Are 1st impressions of a tobacco the right impressions?

The following article was written by one of my favourite contributors about all things pipes and tobacco, G.L Pease. A real authority on this topic, he is a US based pipe smoker and tobacco connoisseur who regularly writes for a number of well respected pipe smoking websites and publications, including Pipes Magazine. I have featured musings from him previously as he finds a way to write eloquently and exhaustively about subjects close to our hearts and ‘ve come to the simple conclusion that there’s no point trying to reinvent the wheel! I hope you enjoy and I look forward to hearing your thoughts on the matter…

‘I’ve always wondered a little about people who claim to know everything they need to about a tobacco blend from only a single bowl, or, in some cases, even less. What do they know that the rest of us don’t? When I worked in a tobacconist’s, I marveled at the occasional customer who would walk in, fill his pipe (singular) with blend after blend from the jars at the tasting bar, strike a match, offer a few powerfully puffed clouds to the breeze, bang the still smoldering mass into the ash tray, and go on to the next jar. This is a skill I did not possess then, and, apparently, still have not acquired. In fact, from my perspective, and this is likely to raise a few hackles, it’s simply not possible to know much at all about a tobacco blend without giving it a much more thorough shakeout than can be found in a few puffs or a single bowl.

While my initial perception of a blend may be slightly more informed these days than it was thirty years ago, it’s still uncertain, unreliable, not to be trusted. There are too many variables at play, and it’s those variables that make the instant assessment impossible. There is one thing we might be able to sus out from a single smoke – we like it, or we don’t – but, even this can be somewhat off the mark as often as it’s on.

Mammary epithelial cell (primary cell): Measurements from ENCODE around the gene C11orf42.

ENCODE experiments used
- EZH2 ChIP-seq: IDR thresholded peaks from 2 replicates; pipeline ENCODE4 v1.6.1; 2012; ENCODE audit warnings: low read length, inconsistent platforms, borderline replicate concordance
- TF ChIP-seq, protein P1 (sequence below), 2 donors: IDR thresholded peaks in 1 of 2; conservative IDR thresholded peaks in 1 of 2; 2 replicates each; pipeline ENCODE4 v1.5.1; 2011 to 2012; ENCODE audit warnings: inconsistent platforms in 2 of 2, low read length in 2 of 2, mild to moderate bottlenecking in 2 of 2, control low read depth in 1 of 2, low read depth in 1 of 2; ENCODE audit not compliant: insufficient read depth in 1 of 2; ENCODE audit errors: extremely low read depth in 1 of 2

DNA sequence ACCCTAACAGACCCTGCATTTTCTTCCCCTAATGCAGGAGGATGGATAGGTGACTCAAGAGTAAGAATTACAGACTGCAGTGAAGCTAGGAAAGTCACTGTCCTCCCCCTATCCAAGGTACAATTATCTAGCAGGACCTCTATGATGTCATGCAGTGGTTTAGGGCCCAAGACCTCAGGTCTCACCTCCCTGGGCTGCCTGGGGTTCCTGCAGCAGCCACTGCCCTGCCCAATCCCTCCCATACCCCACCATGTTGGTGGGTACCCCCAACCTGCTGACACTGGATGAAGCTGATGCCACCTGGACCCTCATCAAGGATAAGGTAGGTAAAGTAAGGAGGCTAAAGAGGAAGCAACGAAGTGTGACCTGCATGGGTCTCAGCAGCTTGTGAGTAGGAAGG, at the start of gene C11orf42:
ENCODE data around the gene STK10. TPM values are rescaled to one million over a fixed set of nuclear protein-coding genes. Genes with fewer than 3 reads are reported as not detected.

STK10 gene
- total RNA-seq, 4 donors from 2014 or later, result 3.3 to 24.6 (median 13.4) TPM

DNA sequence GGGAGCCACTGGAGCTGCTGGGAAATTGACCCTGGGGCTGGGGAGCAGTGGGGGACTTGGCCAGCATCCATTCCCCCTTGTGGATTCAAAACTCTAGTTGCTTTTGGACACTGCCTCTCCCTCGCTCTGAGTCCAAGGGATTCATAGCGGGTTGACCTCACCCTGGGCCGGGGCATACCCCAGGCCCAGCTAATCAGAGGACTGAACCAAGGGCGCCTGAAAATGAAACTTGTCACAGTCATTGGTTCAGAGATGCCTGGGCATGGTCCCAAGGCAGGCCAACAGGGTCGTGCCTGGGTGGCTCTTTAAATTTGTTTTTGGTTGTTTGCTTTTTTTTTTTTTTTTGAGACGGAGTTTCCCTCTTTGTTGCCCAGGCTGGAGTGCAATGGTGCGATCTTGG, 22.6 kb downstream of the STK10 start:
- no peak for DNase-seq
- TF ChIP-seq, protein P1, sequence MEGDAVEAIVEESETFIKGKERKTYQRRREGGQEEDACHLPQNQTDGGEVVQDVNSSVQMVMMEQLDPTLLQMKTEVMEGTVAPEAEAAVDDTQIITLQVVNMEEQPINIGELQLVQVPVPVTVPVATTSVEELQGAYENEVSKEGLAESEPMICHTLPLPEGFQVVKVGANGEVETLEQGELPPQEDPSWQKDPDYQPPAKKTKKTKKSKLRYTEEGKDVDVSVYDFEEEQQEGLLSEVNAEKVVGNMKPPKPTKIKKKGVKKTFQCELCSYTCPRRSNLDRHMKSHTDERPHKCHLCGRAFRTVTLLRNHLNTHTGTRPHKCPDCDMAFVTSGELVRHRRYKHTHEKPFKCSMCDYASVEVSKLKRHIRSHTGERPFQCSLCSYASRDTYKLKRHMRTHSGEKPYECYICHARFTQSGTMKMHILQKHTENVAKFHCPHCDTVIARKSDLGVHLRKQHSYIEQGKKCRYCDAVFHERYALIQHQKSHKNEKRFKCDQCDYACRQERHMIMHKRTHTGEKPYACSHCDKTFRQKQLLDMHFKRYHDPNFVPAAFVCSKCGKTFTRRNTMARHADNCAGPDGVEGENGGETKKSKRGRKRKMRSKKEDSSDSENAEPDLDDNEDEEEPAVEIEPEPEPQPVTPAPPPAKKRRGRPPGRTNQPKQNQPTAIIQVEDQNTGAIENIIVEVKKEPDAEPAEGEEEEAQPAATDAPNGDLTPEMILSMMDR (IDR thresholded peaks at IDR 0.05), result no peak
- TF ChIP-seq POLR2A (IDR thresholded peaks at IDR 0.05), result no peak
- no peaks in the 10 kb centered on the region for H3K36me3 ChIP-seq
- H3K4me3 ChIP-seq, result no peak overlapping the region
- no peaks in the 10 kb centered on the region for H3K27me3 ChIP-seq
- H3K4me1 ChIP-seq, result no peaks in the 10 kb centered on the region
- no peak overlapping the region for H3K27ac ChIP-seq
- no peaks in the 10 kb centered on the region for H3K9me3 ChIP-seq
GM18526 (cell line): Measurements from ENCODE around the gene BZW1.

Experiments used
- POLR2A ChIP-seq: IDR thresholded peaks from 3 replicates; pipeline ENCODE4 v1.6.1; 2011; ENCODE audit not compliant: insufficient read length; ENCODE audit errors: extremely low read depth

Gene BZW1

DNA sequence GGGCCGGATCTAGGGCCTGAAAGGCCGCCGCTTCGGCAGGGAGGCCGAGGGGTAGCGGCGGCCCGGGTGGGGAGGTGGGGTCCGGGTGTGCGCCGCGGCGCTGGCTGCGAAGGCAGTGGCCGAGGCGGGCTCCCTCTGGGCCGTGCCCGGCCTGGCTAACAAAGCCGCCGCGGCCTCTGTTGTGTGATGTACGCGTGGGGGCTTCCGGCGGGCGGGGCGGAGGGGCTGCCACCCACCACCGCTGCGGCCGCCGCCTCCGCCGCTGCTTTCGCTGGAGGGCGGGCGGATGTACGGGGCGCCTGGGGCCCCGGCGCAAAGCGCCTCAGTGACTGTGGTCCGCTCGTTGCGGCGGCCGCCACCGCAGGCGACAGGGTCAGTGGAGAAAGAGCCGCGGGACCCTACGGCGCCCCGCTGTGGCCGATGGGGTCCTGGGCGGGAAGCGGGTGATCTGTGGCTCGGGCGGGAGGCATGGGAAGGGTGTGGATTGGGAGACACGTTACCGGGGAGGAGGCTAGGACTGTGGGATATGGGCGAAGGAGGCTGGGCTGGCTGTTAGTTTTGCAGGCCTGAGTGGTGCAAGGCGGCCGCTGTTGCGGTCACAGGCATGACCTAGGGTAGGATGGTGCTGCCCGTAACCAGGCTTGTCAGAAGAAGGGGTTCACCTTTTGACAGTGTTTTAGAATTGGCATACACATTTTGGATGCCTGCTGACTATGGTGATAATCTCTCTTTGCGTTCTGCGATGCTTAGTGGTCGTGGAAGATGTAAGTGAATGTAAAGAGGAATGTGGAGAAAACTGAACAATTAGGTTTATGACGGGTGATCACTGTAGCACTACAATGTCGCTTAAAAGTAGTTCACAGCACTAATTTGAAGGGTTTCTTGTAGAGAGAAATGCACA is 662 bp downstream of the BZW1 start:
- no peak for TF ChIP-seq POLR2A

What most of us are seeking is a pleasant, enjoyable smoking experience, and it’s certainly not necessary to scrutinize every bowl in order to have that. Most of the time, nothing can be more satisfying than a gentle, relaxing smoke with our pipe there to enhance the experience, not distract us from it. These are those special moments of peaceful bliss when the pipe and tobacco we smoke engage us in a way that soothes rather than challenges. But, there are those times when we may choose to smoke more critically. Whether we’re hoping to extract every nuance from our first bowl of a beautifully aged classic blend, or are trying to decide whether we want to cellar a boxcar full of something new that we want to enjoy through the rest of the century, we need to put those first impressions in their place, and get ourselves into a more reliable mindset.

The pipe itself offers the first obstacle to really “getting” a blend. Since the briar will carry with it the lingering memory of the last several bowls it’s been intimate with, we can’t expect it to paint a pure and accurate picture of the tobacco we’re smoking in it this time. Even if the blends are of the same basic genre, the subtleties can be occluded by the ghost of tobaccos past. (That said, some of the most fascinating and enjoyable smoking memories for me have come from these sorts of “crossover” smokes, but that’s another story.) In any case, only after quite a few bowls of a new blend have been smoked in a pipe will the clouds part to reveal a clearer view of things.

A new pipe presents different, but similar problems. I love these early smokes in a new pipe, but they don’t tell the story of the tobacco itself very well. If I were to judge the tobacco from this experience alone, it might not fare as well as it has over the recent months during which it’s become one of my faves.

Then, there are those cases of pipe and tobacco disharmony, when a particular leaf and a particular briar refuse to get along. I’m sure most of us have had an experience where a favorite pipe and a favorite blend clashed like the Sharks and the Jets. Switch the tobacco, or the pipe, and the neighborhood is peaceful again. This phenomenon seems to be more pronounced with more natural styles of tobaccos, especially virginias and latakia blends, and less so with heavily flavored ones. I’ve tried to figure this one out for thirty years, without success, so I’ll just wave my hands, attribute it to magic, and move on.